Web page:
I make a decision to give it a try. I sit down and prioritize everything I need to do for the rest of the day.

I have placed reading at the bottom of the list. It is certainly not really at the bottom of my list, but it seems so selfish to not finish up all the "chores" of life before giving into the relaxation to sit and simply read.

Life is supposed to be full of living and yet, I am filling it with loathing chores and relinquishing true enjoyment to the margins of my existence. Why? Because that's what I am supposed to do? Who says?

I leave the computer, put the washer load into the dryer, turn my cellphone off and refill my coffee cup. Returning to the list of Things to do Today, I grab a red pen and deliberately re-number the list from top to bottom giving priorities a massive shake-up.

Tomorrow I will read first and squeeze in the "have-to's" later. There is always time to finish the laundry. NOT reading is wrong. As Queen of my own kingdom, I decree a new law for myself: I will begin each day with reading something fun or entertaining or instructional. I intend to keep the content varied.

I am not completely throwing caution to the winds; there are a few rules to keep the whole thing more honest. The reading must come from my nightstand stack. I can't allow myself to buy new until I read what I have. And, yes, I do have to do the laundry eventually.

I reach for the mystery magazine. I will read just one story and then I will see what other Sleuthsayers have to share.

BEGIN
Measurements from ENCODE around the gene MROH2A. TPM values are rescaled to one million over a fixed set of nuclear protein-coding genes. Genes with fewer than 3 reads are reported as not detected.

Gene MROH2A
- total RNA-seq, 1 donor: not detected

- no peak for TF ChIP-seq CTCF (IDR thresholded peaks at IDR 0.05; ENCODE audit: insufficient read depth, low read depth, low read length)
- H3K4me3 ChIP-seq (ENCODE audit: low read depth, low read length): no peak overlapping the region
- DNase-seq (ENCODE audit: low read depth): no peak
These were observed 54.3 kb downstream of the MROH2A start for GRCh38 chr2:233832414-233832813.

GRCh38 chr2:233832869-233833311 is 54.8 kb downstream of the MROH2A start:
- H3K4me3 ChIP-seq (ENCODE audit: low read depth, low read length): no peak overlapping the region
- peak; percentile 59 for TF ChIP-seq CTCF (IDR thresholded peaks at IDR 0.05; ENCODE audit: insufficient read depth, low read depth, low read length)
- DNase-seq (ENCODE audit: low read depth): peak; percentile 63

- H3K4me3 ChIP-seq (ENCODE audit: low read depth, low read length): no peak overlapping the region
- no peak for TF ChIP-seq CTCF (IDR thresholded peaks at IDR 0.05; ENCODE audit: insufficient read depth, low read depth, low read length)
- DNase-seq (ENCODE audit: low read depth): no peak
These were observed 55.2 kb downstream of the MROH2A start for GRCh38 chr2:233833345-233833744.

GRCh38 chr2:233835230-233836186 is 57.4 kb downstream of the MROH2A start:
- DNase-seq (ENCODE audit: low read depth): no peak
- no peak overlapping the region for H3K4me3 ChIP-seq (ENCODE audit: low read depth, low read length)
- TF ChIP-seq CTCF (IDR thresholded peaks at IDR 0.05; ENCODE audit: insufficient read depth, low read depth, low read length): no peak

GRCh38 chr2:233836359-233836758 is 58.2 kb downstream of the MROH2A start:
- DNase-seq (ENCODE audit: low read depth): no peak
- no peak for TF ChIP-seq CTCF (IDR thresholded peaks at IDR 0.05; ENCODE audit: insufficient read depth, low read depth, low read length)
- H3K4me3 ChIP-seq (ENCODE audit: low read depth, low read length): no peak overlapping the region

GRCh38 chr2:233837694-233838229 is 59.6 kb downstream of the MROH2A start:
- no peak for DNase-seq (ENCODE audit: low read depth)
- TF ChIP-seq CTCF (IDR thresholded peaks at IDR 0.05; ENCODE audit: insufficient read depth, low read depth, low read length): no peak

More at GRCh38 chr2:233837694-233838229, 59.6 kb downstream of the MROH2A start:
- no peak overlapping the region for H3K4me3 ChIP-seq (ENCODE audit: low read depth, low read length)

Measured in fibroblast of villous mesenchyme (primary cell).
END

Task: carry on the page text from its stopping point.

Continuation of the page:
After that, I am required to do something on the To Do List that originally took precendence. That seems only fair.

I feel in control and better already. What a wonderful way to start each day.

8 comments:

Leigh Lundin said...

I perfectly understand, Deborah, except you are ever more diligent than I!

Janice said...

The computer is the ultimate thief of time,

Eve Fisher said...

I have a note on my desk - NO INTERNET BEFORE NOON! Sometimes it works, sometimes it doesn't.

Deborah Elliott-Upton said...

Good idea, Eve. I do see you have bent that rule and visited us here before noon and I appreciate that. I like having something positive to start my day and hearing what others are thinking about writing usually helps me get off to a rousing beginning of the day. SO glad you stopped by. I hope you signed up for the giveaway prize!

Deborah Elliott-Upton said...

OK, that last bit was just a joke...or was it? Stay tuned for more information on this web site soon!

Dixon Hill said...

I think your reprioritization makes sense. I start each day with a chapter from a novel, or a short story. It seems a great way to get my mind ready for writing.

--Dixon

Eve Fisher said...

Like I said, Deborah - sometimes it works, sometimes it doesn't. :)

Kerry said...

That forced responsibility is what gets me every time. Well, that and the constant need for stimulation which results from years of instant access to things distracting. I had fully planned on reading and posting when you published this but then work distracted me and I forgot until a snarky short woman spoke to me today.

Great post though Deborah